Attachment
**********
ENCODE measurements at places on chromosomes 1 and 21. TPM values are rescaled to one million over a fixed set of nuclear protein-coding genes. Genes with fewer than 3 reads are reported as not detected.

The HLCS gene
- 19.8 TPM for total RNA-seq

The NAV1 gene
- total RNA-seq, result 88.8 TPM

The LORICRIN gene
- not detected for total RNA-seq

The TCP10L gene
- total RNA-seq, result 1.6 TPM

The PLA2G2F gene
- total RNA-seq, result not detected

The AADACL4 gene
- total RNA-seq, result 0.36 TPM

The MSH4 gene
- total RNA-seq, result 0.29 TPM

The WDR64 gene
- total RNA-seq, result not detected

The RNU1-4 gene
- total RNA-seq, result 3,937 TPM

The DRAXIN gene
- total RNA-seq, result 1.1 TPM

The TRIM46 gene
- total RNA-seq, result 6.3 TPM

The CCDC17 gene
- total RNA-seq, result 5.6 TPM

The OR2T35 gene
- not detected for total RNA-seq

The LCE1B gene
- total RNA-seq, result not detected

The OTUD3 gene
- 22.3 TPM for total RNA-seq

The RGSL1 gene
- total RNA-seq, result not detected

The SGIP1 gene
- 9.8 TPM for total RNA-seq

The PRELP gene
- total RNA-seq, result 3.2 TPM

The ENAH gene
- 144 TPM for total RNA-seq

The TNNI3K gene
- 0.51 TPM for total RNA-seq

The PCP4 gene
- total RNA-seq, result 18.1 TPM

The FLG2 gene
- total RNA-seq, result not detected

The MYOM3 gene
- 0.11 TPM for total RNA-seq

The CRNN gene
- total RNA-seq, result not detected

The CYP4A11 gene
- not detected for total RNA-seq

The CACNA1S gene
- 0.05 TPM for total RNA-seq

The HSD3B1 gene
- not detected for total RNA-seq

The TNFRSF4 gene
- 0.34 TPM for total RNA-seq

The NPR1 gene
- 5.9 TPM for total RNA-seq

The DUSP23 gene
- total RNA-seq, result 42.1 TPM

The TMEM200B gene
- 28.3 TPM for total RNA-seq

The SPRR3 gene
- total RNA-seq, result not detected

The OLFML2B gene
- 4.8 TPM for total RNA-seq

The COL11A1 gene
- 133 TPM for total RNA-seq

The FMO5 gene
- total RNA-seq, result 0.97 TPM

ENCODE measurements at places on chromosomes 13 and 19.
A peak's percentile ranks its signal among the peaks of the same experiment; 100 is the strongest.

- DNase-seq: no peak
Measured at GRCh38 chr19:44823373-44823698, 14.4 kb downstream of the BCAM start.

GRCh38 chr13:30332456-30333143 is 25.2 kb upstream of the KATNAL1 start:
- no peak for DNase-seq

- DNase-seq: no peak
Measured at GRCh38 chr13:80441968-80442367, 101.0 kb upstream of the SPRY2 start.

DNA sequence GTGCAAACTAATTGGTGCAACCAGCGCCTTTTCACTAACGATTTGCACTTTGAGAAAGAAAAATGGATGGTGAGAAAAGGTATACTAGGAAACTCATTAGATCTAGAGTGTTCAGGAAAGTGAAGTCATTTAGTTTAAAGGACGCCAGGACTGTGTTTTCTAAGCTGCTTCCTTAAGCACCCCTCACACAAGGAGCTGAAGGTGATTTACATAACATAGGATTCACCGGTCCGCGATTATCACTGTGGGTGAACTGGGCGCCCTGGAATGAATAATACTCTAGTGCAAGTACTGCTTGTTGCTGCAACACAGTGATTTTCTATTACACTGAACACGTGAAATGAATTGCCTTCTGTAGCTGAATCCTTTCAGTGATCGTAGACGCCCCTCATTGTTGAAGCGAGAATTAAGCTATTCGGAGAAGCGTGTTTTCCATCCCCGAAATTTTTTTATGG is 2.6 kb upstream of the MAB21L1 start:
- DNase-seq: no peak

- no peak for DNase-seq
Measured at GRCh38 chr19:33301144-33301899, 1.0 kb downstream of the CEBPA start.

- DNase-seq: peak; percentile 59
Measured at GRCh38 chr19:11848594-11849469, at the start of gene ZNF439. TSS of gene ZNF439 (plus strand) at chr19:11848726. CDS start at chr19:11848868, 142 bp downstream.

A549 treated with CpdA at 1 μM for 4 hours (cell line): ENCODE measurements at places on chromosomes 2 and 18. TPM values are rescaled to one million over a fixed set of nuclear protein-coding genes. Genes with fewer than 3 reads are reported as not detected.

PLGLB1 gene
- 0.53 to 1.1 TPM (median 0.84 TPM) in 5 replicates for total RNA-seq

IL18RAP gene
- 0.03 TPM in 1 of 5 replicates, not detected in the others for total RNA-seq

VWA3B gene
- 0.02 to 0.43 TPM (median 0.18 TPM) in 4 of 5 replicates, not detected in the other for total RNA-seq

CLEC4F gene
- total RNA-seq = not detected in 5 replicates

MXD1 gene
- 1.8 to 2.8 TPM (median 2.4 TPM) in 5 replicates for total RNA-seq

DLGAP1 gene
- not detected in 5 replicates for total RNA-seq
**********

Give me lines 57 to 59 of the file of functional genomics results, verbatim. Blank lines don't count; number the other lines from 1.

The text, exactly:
- 0.34 TPM for total RNA-seq

The NPR1 gene
- 5.9 TPM for total RNA-seq